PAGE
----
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Question 1: Are You a Fake Friend?

There is one defining characteristic of the phony friend in Proverbs: he uses people. The fake friend makes friends with people who can give him things. He establishes relationships solely for personal gain. In Proverbs this means money.

  • “Wealth brings many new friends, but a poor man is deserted by his friend” (19:4).
  • “The poor is disliked by his neighbor, but the rich has many friends” (14:20).
  • “Many seek the favor of a generous man, and everyone is a friend to a man who gives gifts. All a poor man's brothers hate him; how much more do his friends go far from him! He pursues them with words, but does not have them” (19:6-7).

It's hard to tell if Proverbs is making a moral judgment on those who cozy up to the rich. Certainly, part of the point is simply to show the privilege of the rich versus the poor. But I think we are meant to see the recognize the fickleness of these friends. Faithful friends are hard to find (Prov. 20:6). Fake friends come in abundance, and they come for your stuff.

Fake friends use people. Money is the example in Proverbs, but there are other ways to use people. Some people get close to pastors or politicians or athletes because they want access, power, or popularity. Others may be so accustomed to soliciting favors for business or school or church affairs that they can no longer tell when their personal charm is genuine and when it's an act. None of us are immune to the dangers of friendship fakery. It's possible to plug a book, or speak at a conference, or rave about a blog, or feign chumminess with a Christian mover-and-shaker and all the while wonder if you are doing this to receive the same treatment.

A few years ago I read a book about Billy Graham and the presidents. What struck me most was how these powerful men welcomed Graham into their lives because he seemed like the only person who didn't want anything from them. History shows they often wanted something from Graham, but he gave them the gift of friendship without manipulation. He was no fake friend.

If I ever get into the business of writing fortune cookies, this will be one of my first ones: “Beware the friend who passes out back-scratchers. He does not have your best interest at heart.”

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11 thoughts on “The Gift of Friendship and the Godliness of Good Friends (Part 2)”

  1. Jeff Baxter says:

    Great article and thoughts on friendship.

  2. Chap says:

    “Friendship” imo is also being corrupted by all of the “pyramid scheme” phony business opportunites perpetuated by many Christians. The first thing that goes through my head when an “old friend” calls or a person from church wants to get together for breakfast isn’t–wow it would be great to get to know them better, its, I wonder what they are selling…uggh!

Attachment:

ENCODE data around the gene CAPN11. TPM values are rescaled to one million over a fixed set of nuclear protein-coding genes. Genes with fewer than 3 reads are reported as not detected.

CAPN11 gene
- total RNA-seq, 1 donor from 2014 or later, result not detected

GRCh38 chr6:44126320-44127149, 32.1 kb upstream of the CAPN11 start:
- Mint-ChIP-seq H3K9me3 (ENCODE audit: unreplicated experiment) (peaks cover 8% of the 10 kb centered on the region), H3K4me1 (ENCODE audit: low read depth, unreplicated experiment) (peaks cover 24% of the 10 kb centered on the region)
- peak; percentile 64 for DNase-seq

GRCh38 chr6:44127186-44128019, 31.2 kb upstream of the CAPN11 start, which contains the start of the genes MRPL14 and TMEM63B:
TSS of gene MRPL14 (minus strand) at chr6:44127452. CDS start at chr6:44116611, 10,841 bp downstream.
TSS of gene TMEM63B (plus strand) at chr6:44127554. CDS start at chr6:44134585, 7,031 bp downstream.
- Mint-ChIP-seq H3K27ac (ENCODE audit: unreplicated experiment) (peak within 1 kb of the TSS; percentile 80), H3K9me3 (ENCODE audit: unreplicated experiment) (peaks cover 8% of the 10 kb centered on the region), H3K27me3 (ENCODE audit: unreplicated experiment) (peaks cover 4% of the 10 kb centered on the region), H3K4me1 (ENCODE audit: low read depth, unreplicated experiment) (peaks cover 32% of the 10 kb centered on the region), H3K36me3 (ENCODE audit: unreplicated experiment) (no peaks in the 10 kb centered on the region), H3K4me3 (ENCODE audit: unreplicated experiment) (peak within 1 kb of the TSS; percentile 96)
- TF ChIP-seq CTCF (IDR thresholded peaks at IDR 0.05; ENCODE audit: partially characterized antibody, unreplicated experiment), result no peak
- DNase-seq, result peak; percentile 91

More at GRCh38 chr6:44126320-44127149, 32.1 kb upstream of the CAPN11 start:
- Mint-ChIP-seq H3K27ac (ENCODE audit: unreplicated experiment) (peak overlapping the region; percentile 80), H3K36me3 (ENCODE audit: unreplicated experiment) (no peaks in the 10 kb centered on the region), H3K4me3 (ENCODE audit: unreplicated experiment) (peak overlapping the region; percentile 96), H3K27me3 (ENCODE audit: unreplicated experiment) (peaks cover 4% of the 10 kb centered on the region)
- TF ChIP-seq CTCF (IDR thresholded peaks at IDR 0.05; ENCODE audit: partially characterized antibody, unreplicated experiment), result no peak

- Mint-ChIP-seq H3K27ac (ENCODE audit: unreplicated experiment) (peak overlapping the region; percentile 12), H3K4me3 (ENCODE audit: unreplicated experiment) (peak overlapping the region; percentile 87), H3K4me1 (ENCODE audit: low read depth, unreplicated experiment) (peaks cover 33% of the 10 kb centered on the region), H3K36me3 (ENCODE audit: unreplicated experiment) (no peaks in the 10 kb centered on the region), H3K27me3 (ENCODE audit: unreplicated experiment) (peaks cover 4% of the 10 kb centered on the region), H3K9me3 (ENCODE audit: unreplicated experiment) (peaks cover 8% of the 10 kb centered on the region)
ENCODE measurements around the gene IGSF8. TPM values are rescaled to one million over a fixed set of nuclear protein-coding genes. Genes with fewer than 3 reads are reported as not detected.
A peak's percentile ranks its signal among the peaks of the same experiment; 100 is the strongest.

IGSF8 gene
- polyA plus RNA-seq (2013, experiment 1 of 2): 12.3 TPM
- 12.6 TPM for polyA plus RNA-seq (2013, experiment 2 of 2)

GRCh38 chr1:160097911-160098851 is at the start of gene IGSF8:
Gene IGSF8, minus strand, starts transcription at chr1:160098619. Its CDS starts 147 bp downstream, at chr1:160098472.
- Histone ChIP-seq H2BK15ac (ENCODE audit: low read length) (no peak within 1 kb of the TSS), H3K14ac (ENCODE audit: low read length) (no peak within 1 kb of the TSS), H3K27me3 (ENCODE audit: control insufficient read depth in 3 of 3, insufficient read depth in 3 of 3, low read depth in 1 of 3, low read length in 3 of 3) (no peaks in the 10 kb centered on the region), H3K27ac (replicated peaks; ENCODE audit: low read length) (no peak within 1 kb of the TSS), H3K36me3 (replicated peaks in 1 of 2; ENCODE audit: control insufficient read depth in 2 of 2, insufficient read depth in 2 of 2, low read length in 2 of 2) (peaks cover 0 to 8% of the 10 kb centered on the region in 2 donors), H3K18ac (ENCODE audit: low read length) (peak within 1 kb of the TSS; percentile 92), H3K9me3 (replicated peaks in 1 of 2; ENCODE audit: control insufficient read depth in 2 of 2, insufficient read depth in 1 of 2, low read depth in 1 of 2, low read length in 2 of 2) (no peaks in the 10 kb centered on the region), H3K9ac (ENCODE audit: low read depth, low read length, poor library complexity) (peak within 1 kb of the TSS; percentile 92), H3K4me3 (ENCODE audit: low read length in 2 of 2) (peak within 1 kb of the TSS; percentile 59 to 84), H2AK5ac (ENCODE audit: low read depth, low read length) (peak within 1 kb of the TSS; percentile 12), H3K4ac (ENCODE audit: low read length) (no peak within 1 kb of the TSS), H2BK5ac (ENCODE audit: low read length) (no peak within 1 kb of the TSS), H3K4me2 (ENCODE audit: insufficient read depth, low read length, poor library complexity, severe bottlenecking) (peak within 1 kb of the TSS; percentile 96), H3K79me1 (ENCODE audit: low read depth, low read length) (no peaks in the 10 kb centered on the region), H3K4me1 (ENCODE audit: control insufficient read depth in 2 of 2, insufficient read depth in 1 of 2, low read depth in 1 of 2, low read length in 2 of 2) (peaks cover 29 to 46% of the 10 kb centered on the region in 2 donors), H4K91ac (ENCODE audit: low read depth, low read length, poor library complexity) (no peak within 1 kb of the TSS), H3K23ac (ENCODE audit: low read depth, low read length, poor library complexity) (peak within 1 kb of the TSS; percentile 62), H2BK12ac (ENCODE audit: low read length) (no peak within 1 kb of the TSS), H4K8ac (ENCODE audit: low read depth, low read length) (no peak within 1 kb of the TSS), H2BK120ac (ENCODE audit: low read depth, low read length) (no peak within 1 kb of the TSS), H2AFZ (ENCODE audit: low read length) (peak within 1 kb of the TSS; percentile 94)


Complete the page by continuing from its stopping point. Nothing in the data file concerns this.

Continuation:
3. Aimee Byrd says:

    I always feel this way when you see someone’s “friend” empire they’ve built on Facebook. This networking has redefined the word friend. Perhaps the word friend has been abused as much as the word love…

  4. KC Stewart says:

    This gets close to the reason I don’t do Facebook. In real life, we have friends and acquaintances at all sorts of levels, from those we know a little to those who are our closest intimates. Facebook does not–and probably should not–distinguish any such levels. It telescopes all of our relationships into one category: “friend.” And thereby, it completely renders the word devoid of any meaning.
    For those who are interested, Paul Wadell has written a very good book on the subject of Christian friendship. It’s called Becoming Friends.

  5. Mitchell Hammonds says:

    I figure we all qualify as a “fake friend” at some point… at least I do I think. Sometimes I’m only a friend out of duty. Sometimes I’m not a friend at all if you catch me on a wrong day. On my ‘good days’ I can always find room for a lot of improvement. Yup… I’m sure I’m guilty of being a fake friend at some point or another.

  6. Matt says:

    I think it should be said that sometimes – within the context of a healthy friendship – we can go to our friends precisely BECAUSE we need something from them. During particularly rough seasons of life I’ve owed my sanity to the friends I have that have kept me afloat. But you’re absolutely right that there are those who use relationships solely for personal gain, never pouring out and always wanting to be poured into.

  7. KC Stewart says:

    You probably already know this, but true friendship is not defined by our good days alone. In fact, it is usually the bad times that show true or false friendship for what they are.

  8. Mitchell Hammonds says:

    Yeah I hear you KC. I guess I’m trying to interject an idea that doesn’t take the article so serious. I’m simply a friend without analyzing the “hows and why’s” of it all.

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Kevin DeYoung

Kevin DeYoung is the senior pastor at Christ Covenant Church in Matthews, North Carolina. He is chairman of the board of The Gospel Coalition, assistant professor of systematic theology at Reformed Theological Seminary (Charlotte), and a PhD candidate at the University of Leicester. Kevin and his wife, Trisha, have seven children. You can follow him on Twitter.

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